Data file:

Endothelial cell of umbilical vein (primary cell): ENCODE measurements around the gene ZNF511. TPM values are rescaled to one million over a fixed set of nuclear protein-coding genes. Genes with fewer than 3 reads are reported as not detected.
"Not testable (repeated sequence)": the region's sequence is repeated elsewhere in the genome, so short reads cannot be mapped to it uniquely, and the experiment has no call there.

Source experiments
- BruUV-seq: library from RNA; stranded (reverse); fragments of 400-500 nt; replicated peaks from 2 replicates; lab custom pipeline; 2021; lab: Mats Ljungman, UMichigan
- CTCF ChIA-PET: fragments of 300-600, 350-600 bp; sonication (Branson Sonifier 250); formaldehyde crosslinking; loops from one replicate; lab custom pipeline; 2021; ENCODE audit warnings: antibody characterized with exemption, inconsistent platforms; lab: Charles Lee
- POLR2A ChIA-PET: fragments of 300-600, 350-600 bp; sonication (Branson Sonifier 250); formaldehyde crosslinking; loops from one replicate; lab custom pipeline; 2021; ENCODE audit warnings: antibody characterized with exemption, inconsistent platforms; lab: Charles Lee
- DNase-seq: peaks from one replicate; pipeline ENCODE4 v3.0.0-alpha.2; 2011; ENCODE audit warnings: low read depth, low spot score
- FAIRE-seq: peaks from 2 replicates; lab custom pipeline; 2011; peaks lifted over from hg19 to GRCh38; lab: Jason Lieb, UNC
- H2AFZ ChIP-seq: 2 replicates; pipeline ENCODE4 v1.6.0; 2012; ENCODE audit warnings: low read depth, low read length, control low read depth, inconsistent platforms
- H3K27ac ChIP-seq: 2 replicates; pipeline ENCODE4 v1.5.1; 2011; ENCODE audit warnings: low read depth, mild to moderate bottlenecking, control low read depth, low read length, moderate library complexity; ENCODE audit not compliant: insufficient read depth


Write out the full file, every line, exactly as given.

Endothelial cell of umbilical vein (primary cell): ENCODE measurements around the gene ZNF511. TPM values are rescaled to one million over a fixed set of nuclear protein-coding genes. Genes with fewer than 3 reads are reported as not detected.
"Not testable (repeated sequence)": the region's sequence is repeated elsewhere in the genome, so short reads cannot be mapped to it uniquely, and the experiment has no call there.

Source experiments
- BruUV-seq: library from RNA; stranded (reverse); fragments of 400-500 nt; replicated peaks from 2 replicates; lab custom pipeline; 2021; lab: Mats Ljungman, UMichigan
- CTCF ChIA-PET: fragments of 300-600, 350-600 bp; sonication (Branson Sonifier 250); formaldehyde crosslinking; loops from one replicate; lab custom pipeline; 2021; ENCODE audit warnings: antibody characterized with exemption, inconsistent platforms; lab: Charles Lee
- POLR2A ChIA-PET: fragments of 300-600, 350-600 bp; sonication (Branson Sonifier 250); formaldehyde crosslinking; loops from one replicate; lab custom pipeline; 2021; ENCODE audit warnings: antibody characterized with exemption, inconsistent platforms; lab: Charles Lee
- DNase-seq: peaks from one replicate; pipeline ENCODE4 v3.0.0-alpha.2; 2011; ENCODE audit warnings: low read depth, low spot score
- FAIRE-seq: peaks from 2 replicates; lab custom pipeline; 2011; peaks lifted over from hg19 to GRCh38; lab: Jason Lieb, UNC
- H2AFZ ChIP-seq: 2 replicates; pipeline ENCODE4 v1.6.0; 2012; ENCODE audit warnings: low read depth, low read length, control low read depth, inconsistent platforms
- H3K27ac ChIP-seq: 2 replicates; pipeline ENCODE4 v1.5.1; 2011; ENCODE audit warnings: low read depth, mild to moderate bottlenecking, control low read depth, low read length, moderate library complexity; ENCODE audit not compliant: insufficient read depth